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22.9. The print() function

In Python 3, print is a function, not a statement. To make it easier to convert your programs to the new syntax, first use this import statement (introduced in Python 2.6):

from __future__ import print_function

Here is the interface to this function:

print(*args, sep=' ', end='\n', file=None)

One or more positional arguments whose values are to be printed.


By default, consecutive values are separated by one space. You may specify a different separator string using this keyword argument.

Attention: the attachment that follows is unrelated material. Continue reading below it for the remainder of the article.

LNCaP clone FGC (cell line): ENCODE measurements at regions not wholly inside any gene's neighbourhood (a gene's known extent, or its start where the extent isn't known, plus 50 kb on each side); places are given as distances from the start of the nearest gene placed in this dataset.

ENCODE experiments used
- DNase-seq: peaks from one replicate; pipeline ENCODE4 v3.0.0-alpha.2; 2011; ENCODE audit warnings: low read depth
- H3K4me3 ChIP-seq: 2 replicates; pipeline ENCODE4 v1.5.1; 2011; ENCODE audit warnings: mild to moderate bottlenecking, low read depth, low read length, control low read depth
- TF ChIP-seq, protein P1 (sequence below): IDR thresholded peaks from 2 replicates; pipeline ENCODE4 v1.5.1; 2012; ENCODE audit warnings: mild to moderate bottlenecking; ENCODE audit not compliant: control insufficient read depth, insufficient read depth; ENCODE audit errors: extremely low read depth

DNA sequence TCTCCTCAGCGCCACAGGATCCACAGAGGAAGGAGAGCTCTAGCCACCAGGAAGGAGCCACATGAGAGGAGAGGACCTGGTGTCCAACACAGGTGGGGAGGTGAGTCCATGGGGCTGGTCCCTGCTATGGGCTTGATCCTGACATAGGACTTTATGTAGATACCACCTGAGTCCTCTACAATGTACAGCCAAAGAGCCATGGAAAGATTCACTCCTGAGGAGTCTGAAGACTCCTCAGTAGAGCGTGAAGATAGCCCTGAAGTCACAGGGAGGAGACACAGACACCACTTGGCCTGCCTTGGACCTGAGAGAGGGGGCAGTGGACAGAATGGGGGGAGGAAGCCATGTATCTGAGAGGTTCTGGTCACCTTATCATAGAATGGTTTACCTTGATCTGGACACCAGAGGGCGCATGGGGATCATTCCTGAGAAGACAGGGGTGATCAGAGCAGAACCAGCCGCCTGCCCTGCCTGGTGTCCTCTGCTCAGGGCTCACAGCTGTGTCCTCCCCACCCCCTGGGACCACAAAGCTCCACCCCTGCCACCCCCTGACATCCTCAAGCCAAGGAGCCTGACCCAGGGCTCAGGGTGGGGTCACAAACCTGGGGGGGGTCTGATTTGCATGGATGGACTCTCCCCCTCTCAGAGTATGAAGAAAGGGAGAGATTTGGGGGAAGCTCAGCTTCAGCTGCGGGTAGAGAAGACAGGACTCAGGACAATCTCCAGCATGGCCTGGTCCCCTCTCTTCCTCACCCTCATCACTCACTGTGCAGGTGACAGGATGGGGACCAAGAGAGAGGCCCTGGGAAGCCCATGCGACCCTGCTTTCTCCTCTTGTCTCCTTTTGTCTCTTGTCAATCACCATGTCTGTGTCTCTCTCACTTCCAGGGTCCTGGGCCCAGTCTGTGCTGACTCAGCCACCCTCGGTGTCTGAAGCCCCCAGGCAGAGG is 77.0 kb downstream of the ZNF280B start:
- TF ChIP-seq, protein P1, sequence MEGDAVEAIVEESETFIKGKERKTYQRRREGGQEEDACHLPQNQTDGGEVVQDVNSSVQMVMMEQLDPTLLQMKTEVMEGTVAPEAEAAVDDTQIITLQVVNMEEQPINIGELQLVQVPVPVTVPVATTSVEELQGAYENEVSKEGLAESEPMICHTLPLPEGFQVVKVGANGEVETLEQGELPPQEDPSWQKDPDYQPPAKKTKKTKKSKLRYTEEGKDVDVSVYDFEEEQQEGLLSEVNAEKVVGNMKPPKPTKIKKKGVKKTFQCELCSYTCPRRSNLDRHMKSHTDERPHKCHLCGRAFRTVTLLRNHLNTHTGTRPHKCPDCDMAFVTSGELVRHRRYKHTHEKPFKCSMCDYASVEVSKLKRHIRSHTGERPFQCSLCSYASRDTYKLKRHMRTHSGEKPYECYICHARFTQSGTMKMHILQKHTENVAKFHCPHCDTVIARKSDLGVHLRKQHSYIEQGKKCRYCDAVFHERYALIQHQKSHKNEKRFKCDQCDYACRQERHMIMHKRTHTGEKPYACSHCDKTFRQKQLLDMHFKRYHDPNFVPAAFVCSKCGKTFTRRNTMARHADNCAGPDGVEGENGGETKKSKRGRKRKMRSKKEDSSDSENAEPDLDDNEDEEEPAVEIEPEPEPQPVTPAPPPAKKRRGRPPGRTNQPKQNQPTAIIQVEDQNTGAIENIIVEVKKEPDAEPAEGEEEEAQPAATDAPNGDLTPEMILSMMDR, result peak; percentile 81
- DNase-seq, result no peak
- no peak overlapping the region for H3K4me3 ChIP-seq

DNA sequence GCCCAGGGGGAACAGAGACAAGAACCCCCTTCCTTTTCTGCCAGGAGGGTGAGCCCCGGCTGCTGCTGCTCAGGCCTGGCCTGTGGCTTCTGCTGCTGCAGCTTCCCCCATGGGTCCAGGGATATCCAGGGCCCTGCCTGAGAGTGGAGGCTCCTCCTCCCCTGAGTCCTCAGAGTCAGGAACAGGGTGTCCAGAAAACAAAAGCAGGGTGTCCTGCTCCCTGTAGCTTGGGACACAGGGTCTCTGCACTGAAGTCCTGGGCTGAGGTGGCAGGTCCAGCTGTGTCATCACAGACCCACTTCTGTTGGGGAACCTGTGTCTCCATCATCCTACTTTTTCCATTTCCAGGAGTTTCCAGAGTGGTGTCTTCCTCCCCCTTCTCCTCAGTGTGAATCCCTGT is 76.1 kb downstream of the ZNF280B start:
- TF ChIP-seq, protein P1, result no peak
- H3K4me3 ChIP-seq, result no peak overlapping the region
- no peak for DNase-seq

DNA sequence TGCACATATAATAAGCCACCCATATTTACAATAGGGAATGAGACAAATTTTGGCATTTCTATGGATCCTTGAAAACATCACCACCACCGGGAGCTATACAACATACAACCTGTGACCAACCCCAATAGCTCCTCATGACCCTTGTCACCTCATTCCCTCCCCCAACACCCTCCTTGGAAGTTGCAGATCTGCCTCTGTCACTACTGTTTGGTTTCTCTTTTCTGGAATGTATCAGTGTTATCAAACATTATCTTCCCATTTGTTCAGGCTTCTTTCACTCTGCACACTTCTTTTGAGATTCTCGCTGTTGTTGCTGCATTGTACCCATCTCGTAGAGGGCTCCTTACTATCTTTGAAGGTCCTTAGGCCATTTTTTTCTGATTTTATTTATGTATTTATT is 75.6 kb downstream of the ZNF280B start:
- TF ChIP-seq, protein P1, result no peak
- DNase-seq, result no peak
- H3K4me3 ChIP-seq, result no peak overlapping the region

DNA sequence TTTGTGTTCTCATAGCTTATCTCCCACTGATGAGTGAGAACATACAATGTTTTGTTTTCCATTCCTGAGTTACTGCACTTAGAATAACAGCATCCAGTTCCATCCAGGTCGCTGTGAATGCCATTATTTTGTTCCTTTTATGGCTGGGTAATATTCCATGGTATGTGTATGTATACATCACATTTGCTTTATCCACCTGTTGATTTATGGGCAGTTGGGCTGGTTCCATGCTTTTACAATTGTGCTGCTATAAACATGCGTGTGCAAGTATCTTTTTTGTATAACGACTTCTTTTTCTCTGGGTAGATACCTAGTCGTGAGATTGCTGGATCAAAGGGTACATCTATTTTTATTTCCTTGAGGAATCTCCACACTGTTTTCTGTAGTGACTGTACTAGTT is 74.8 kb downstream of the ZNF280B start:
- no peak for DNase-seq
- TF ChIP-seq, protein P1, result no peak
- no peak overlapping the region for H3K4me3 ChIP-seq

By default, a newline ("\n") is written after the last value in args. You may use this keywoard argument to specify a different line terminator, or no terminator at all.


Output normally goes to the standard output stream (sys.stdout). To divert the output to another writeable file, use this keyword argument.

Here's an example. Suppose you are writing three strings named clan, moiety, and distro to a writeable file named spreader, and you want to separate the fields with tab ("\t") characters, and use ASCII CR, Carriage Return ("\r"), as the line terminator. Your call to the print() function would go something like this:

print(clan, moiety, distro, file=spreader, end='\r', sep='\t')